Every element (jump, spin, footwork, etc.) has a base point value that is derived from its difficulty. The technical specialist (not one of the judges) determines what the element is, which the judges then mark anywhere from +3 to -3 (points added or subtracted to the base value) based on how well the element was performed....

Here's an example. I'm not sure of the actual values, but let's say a triple loop is worth 6.0 points. Ashley Wagner does a triple loop, but two foots it heavily. She gets a 6.0 base credit, but the average of the judges' grades of execution was -1.4. So she gets 4.6 for it. If she does this across several elements (and she is known for making small mistakes), those lost points really add up. 3 or 4 small mistakes can be worse than a fall, particularly if the mistakes are on relatively easy elements.
So a comp committee can decide these kinds of base values for the judges, and then the judges' job is to decide how much to add or subtract.
 

KushK

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Swi these are some really good points! So how do feel about a Judge who in scores places a team 5th or 6th but then during deliberations ends up placing them first?

Just some things I saw with the judging this past weekend at Fever, which have made me curious as in to how the community feels and if you all feel it is working?
 

Kaur

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Ive never seen 4/5/6 place jump to first but I have seen 1st drop to 3rd before. VIBC has had deliberations since I can remember and they have been around for 10 years.
 

Saab

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I think the issue you describe would be related to the margin of victory i.e. difference between team one to team five. If all that separates team one from five is two points - three points, I can see a judge maybe changing the score in relation to other factors (re-thinking scoring, discussions about the rubric, competition input, missing something, issues/discussion in deliberation, performances around teams, bias are all factors).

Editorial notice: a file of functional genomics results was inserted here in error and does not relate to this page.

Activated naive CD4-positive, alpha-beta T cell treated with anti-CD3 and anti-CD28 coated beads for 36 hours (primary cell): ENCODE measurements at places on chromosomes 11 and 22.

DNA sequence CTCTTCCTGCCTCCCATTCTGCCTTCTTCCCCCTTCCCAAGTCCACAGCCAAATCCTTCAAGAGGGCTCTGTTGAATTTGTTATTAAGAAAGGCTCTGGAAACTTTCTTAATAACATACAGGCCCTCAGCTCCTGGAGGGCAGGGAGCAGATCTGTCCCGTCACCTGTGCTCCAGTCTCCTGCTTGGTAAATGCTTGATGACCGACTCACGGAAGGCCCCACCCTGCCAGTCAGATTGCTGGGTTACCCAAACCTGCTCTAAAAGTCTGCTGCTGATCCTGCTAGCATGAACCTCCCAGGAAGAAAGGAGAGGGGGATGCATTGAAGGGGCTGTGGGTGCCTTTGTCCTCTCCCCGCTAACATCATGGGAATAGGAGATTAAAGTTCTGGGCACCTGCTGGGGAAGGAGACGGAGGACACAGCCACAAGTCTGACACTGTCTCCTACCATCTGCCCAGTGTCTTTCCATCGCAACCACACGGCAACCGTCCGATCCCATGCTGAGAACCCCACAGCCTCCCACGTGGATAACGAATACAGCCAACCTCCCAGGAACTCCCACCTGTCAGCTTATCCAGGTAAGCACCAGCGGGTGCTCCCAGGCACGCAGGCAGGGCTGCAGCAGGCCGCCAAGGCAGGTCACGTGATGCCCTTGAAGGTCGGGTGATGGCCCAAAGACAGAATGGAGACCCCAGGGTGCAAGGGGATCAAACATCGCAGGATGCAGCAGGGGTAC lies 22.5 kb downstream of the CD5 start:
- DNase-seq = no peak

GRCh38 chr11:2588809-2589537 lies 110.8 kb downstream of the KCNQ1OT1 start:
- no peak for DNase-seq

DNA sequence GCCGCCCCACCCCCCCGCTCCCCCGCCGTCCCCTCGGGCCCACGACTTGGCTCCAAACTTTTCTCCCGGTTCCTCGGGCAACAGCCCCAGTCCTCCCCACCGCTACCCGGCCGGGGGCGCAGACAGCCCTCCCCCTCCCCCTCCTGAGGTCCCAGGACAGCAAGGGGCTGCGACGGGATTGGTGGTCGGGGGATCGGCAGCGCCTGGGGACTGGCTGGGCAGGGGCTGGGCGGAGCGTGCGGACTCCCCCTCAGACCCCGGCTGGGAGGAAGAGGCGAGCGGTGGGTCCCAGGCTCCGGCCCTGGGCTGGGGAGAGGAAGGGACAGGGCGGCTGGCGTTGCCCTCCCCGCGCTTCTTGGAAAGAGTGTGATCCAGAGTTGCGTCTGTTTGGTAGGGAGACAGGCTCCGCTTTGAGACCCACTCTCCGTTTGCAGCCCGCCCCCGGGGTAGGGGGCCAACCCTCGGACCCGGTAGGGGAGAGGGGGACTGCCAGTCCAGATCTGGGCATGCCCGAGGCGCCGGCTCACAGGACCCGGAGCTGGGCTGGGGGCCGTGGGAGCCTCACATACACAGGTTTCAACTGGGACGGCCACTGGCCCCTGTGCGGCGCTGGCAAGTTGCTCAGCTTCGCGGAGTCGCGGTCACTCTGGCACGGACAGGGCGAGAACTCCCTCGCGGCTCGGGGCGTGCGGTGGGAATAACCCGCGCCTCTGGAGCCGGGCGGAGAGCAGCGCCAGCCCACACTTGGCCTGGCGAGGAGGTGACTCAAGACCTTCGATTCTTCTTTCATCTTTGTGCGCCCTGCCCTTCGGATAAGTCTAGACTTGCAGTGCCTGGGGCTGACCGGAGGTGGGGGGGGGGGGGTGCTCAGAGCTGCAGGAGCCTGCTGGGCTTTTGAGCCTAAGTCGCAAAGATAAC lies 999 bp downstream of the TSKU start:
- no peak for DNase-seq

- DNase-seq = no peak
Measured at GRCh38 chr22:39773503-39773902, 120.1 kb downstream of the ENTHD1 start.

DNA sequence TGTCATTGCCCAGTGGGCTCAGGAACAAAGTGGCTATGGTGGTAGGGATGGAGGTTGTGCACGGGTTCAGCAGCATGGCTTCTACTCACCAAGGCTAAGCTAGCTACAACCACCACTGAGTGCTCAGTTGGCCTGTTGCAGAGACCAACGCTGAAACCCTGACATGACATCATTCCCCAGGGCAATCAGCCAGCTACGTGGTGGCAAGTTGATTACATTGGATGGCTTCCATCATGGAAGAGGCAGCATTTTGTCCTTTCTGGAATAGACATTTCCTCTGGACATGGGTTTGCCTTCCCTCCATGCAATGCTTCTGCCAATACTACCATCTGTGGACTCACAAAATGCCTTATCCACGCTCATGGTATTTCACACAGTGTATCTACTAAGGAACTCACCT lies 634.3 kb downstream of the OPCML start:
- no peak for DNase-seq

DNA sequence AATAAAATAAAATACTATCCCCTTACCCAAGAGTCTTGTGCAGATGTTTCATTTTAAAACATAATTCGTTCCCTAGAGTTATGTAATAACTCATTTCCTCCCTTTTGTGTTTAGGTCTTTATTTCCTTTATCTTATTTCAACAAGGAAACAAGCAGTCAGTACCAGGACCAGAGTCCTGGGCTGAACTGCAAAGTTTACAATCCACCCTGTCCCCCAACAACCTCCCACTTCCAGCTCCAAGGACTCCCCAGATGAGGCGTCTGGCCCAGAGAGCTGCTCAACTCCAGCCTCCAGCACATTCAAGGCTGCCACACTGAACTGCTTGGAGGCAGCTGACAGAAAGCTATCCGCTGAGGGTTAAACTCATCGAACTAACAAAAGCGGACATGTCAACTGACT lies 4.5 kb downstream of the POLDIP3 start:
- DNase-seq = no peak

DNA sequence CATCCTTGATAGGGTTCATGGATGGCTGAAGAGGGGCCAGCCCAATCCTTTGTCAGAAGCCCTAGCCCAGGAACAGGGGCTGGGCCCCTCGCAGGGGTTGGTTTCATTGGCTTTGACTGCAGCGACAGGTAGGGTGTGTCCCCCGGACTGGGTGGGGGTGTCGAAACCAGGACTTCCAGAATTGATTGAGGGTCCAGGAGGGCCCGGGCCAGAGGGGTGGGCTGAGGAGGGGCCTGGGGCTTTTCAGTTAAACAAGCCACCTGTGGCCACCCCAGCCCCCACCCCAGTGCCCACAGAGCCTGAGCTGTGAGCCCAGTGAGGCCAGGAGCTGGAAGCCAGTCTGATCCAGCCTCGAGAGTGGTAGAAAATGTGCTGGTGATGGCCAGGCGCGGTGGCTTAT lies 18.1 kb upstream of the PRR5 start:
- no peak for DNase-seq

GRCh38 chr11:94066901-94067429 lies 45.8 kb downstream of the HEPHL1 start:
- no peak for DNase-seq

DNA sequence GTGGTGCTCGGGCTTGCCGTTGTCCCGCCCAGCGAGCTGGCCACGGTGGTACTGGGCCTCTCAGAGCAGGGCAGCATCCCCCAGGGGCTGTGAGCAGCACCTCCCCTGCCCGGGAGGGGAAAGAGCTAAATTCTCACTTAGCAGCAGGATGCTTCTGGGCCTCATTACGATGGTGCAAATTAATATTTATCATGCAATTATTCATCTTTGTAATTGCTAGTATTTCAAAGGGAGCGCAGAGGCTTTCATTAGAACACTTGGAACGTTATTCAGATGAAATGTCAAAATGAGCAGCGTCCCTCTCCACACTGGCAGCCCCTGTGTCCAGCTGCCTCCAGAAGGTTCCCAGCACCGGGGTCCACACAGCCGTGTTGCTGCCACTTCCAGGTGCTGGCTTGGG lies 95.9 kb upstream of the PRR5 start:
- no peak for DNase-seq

Again, competitions should intervene if their isn't justification, and it's important for judges to be able to convey fully why a switch like that was made. I don't think I have ever heard of a team placing 5th or 6th winning first, and the justification for something like that would need to be conveyed to all affected teams by the judges/judge.
 

yraparla

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It's really hard to speak abstractly Ankush so I don't want to say anything specific. In general you would like to see judges stay consistent between points and their vote, but at the same time it's not in a vacuum. Judges discuss things, work through concepts and if at the end they change their mind I usually don't have a problem with that. It takes the whole group to make changes, not just a single judge.


Also in deliberations, you're contrasting specific teams, so the judge could potentially be in a situation where his number 2 and number 4 teams are being discussed for 1st. Maybe he picks the number 4 team based on the criteria the other judges are comparing. You don't' have to hold yourself to the points, you hope that your points reflect your subjective feelings, but in the moment if you feel the right decision is to vote for your 4th ranked team, it's ok because at least 2 other judges had them as first! Margin of points really matter here as well. If all 4 teams were clustered in points and way better than the other teams, then maybe it's ok.

The judges conference is a weird, insular, fast-paced situation. You don't get benefit of a replay, you only have each others notes, and the discussion moves fast. really fast. You discuss tons of elements quickly and minds can change very fast. A judge may have missed something and not given proper credit to a team. On hearing another judge make their arguments, minds can change.
 

siddyp

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If rubrics are going to combine many elements into big sections, there should be deliberation imo. The points can become unreliable way too easily.

-----------

If rubrics are sectioned into detailed parts, then deliberation COULD be taken away and heres how I think it could/should be done:

cleanliness of the dancing is a section of its own.
cleanliness of formations is a section of its own.
creativity of dancing is a section of its own.
formational creativity is a section of its own.

and I could keep going listing many dif options, and the competition could have whatever sections it wants..

But what this does is allow the judge to give points based on each individual aspect of the WHOLE performance.

If you're judging, you have in your head, what is a 10/10 when it comes to cleanliness of the dancing. Apply that judgement to what you just saw from that team. (for every section.) If a judge can't do this, IMO they aren't qualified.

By doing this, it will offer a real breakdown of where teams were good and not so good. Then by points, however each section is weighted, should add up to an pretty close/final conclusion.

(I think deliberation should still be there in this case as an option ONLY if the points are close to make sure the right outcome is there.) Otherwise, given that the judges are qualified, the points should truly stack up the top teams.